Apple has quietly been working to rebuild its Maps application with self-gathered data, and will begin to roll out changes starting with the next beta of iOS 12, TechCrunch reports today. The process will apparently proceed slowly, starting only with data for San Francisco and the Bay Area, expanding to the rest of Northern California by fall 2018. It’s expected to continue across the United States for a full year, section by section.

Arriving as a replacement for iOS’ integrated Google Maps app, Apple’s Maps had a famously turbulent launch six years ago, complete with conspicuously missing and inaccurate third-party POI data, limited and poor directions, and other issues. Responding to complaints, Apple continued to refine the app annually, cleaning up its database and improving the UI. But the latest round of changes will go deeper.

According to today’s report, Apple’s new maps have been in the works for four years. They’re based upon data the company has gathered using both sensor-equipped vehicles and iPhones, and promise to provide markedly enhanced levels of detail. They will apparently acknowledge roadway and construction changes while offering more visibility concerning details like ground coverage, sporting areas, swimming pools, and walkways.

After remaining quiet on the topic, Apple acknowledged today that its sensor-laden Apple Maps vans have been gathering data for the project for years. They have been using a combination of eight high-resolution cameras, four lidar arrays, GPS, and a physical measurement tool to gather imagery and positional data.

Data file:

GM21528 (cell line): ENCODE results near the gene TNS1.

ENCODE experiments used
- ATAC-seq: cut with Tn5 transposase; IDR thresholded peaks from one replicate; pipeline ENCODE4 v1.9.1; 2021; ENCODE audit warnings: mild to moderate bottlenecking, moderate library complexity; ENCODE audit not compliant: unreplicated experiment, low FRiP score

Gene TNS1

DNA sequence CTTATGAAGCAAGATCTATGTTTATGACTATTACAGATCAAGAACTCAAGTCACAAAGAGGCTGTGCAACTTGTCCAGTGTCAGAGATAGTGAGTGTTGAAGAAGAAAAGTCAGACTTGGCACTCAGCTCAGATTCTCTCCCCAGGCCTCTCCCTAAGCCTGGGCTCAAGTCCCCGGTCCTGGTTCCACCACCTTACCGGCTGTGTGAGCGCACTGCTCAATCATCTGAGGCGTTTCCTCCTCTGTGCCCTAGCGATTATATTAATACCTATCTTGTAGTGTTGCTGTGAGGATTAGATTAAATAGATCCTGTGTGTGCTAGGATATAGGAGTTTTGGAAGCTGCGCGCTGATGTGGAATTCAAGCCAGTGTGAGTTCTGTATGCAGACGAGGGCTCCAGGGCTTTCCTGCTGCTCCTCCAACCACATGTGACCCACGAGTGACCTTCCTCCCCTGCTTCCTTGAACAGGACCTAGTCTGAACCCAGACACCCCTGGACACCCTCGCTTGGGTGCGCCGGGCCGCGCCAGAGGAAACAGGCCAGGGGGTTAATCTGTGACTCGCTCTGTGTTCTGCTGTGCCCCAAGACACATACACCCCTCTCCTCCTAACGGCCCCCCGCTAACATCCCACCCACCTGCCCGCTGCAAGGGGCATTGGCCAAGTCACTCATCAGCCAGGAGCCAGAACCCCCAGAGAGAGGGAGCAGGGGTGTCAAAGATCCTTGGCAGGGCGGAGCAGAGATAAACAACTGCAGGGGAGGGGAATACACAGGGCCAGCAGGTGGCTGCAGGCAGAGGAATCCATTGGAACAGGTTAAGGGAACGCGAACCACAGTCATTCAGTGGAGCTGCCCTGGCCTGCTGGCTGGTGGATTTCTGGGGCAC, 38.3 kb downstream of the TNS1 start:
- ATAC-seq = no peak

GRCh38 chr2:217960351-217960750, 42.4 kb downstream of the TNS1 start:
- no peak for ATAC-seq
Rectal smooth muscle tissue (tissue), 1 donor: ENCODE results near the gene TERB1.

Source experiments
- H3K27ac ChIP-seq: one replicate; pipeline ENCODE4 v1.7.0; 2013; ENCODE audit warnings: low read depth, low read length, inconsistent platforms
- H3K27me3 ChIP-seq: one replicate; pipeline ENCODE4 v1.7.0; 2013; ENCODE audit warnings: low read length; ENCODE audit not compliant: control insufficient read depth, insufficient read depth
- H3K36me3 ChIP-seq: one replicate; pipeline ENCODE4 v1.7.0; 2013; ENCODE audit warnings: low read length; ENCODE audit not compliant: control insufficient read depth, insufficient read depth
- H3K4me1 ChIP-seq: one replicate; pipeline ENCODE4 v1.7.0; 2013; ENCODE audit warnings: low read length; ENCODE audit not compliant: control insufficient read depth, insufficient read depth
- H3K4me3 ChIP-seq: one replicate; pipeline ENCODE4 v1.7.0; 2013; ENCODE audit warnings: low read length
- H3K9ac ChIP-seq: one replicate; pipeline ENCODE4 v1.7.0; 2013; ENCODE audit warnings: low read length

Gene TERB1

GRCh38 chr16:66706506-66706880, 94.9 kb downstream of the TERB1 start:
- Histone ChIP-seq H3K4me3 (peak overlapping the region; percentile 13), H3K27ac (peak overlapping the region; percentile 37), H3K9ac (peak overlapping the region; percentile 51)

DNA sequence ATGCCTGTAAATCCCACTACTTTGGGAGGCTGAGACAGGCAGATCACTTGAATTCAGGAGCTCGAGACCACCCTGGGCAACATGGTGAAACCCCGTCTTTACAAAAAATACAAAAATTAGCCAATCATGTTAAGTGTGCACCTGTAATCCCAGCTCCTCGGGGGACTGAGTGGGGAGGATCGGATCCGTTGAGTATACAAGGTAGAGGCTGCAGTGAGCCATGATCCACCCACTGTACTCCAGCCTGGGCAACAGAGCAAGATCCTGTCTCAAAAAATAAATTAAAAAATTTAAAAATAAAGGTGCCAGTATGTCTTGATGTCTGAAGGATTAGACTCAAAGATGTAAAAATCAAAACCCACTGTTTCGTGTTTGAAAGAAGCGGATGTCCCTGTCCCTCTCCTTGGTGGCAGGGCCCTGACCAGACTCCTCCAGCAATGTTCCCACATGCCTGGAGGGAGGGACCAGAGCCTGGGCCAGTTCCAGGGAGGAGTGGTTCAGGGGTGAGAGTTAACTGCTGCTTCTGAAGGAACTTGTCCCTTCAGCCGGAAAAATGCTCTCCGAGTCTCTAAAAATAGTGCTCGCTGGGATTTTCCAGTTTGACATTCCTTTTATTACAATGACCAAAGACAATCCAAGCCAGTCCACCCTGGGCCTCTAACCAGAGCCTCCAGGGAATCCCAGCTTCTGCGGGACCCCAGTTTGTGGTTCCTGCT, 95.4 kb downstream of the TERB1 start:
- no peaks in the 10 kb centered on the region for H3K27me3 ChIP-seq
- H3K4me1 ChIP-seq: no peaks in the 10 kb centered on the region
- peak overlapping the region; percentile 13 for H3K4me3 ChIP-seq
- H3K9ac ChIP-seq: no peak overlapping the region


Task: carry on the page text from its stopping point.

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What’s particularly new is the mention that “hundreds of millions of iPhones” will be gathering traffic information. Apple says that its approach has placed a premium on user privacy and that it’s effectively anonymizing data by not gathering start and endpoint data for individual users — just segments of what’s in the middle, so that a specific person’s overall trip and destinations can’t be viewed. Data will only be gathered when the Maps app is already in use, so the impact on battery life will be “near zero.”

By using that data, however, Apple will be able to gather real-time information on road conditions, road systems, new construction, and changes in pedestrian walkways. And the Maps team will now be able to make adjustments to roads and road conditions in near-real time, said Apple senior VP Eddy Cue, who is now in charge of the feature. He told TechCrunch:

For example, a road network is something that takes a much longer time to change currently. In the new map infrastructure, we can change that relatively quickly. If a new road opens up, immediately we can see that and make that change very, very quickly around it. It’s much, much more rapid to do changes in the new map environment.

Other improvements are coming as well, including a redesigned search feature, which currently routinely suggests irrelevant results that may not even be on your current continent. The report also says that Apple will be enhancing pedestrian guidance and navigation generally, as well as including parking areas and building details appropriate to your destination.

What’s unclear is the deadline for global completion, if there is any. While the United States will be updated over the next year, Apple apparently has not committed to launch dates for the map enhancements outside of its own home country, though it’s fair to assume that Maps’ international updates will overlap at least somewhat with the domestic ones.

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